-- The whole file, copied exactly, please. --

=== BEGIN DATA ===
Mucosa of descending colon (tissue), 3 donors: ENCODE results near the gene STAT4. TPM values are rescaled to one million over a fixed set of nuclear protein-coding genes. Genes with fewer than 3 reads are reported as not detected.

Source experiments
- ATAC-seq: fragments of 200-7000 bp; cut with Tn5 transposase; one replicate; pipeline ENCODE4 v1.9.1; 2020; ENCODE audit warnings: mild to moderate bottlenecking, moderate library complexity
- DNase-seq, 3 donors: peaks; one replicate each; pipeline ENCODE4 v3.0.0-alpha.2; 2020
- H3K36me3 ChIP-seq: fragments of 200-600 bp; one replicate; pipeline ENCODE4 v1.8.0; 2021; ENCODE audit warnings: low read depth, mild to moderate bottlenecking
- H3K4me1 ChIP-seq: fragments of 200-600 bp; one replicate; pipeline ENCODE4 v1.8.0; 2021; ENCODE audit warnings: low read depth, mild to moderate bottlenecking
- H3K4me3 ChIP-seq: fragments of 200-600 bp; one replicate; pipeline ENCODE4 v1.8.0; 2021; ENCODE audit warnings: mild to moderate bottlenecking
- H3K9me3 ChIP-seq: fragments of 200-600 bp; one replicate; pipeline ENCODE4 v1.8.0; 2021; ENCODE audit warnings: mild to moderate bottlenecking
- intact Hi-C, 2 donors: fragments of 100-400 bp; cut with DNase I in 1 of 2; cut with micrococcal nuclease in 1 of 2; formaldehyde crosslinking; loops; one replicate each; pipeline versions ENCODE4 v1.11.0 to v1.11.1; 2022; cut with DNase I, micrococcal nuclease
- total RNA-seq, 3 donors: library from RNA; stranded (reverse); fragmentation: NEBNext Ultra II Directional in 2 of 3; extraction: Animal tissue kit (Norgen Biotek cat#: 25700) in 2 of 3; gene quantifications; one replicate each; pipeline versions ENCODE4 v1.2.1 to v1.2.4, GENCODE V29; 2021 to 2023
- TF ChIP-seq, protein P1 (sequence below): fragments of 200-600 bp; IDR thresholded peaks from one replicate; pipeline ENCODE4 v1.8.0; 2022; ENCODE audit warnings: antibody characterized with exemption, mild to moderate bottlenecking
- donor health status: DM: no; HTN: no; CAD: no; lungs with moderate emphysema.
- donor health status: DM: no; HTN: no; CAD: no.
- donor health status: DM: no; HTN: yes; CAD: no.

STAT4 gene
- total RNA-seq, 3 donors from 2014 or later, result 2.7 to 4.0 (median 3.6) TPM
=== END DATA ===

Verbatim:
Mucosa of descending colon (tissue), 3 donors: ENCODE results near the gene STAT4. TPM values are rescaled to one million over a fixed set of nuclear protein-coding genes. Genes with fewer than 3 reads are reported as not detected.

Source experiments
- ATAC-seq: fragments of 200-7000 bp; cut with Tn5 transposase; one replicate; pipeline ENCODE4 v1.9.1; 2020; ENCODE audit warnings: mild to moderate bottlenecking, moderate library complexity
- DNase-seq, 3 donors: peaks; one replicate each; pipeline ENCODE4 v3.0.0-alpha.2; 2020
- H3K36me3 ChIP-seq: fragments of 200-600 bp; one replicate; pipeline ENCODE4 v1.8.0; 2021; ENCODE audit warnings: low read depth, mild to moderate bottlenecking
- H3K4me1 ChIP-seq: fragments of 200-600 bp; one replicate; pipeline ENCODE4 v1.8.0; 2021; ENCODE audit warnings: low read depth, mild to moderate bottlenecking
- H3K4me3 ChIP-seq: fragments of 200-600 bp; one replicate; pipeline ENCODE4 v1.8.0; 2021; ENCODE audit warnings: mild to moderate bottlenecking
- H3K9me3 ChIP-seq: fragments of 200-600 bp; one replicate; pipeline ENCODE4 v1.8.0; 2021; ENCODE audit warnings: mild to moderate bottlenecking
- intact Hi-C, 2 donors: fragments of 100-400 bp; cut with DNase I in 1 of 2; cut with micrococcal nuclease in 1 of 2; formaldehyde crosslinking; loops; one replicate each; pipeline versions ENCODE4 v1.11.0 to v1.11.1; 2022; cut with DNase I, micrococcal nuclease
- total RNA-seq, 3 donors: library from RNA; stranded (reverse); fragmentation: NEBNext Ultra II Directional in 2 of 3; extraction: Animal tissue kit (Norgen Biotek cat#: 25700) in 2 of 3; gene quantifications; one replicate each; pipeline versions ENCODE4 v1.2.1 to v1.2.4, GENCODE V29; 2021 to 2023
- TF ChIP-seq, protein P1 (sequence below): fragments of 200-600 bp; IDR thresholded peaks from one replicate; pipeline ENCODE4 v1.8.0; 2022; ENCODE audit warnings: antibody characterized with exemption, mild to moderate bottlenecking
- donor health status: DM: no; HTN: no; CAD: no; lungs with moderate emphysema.
- donor health status: DM: no; HTN: no; CAD: no.
- donor health status: DM: no; HTN: yes; CAD: no.

STAT4 gene
- total RNA-seq, 3 donors from 2014 or later, result 2.7 to 4.0 (median 3.6) TPM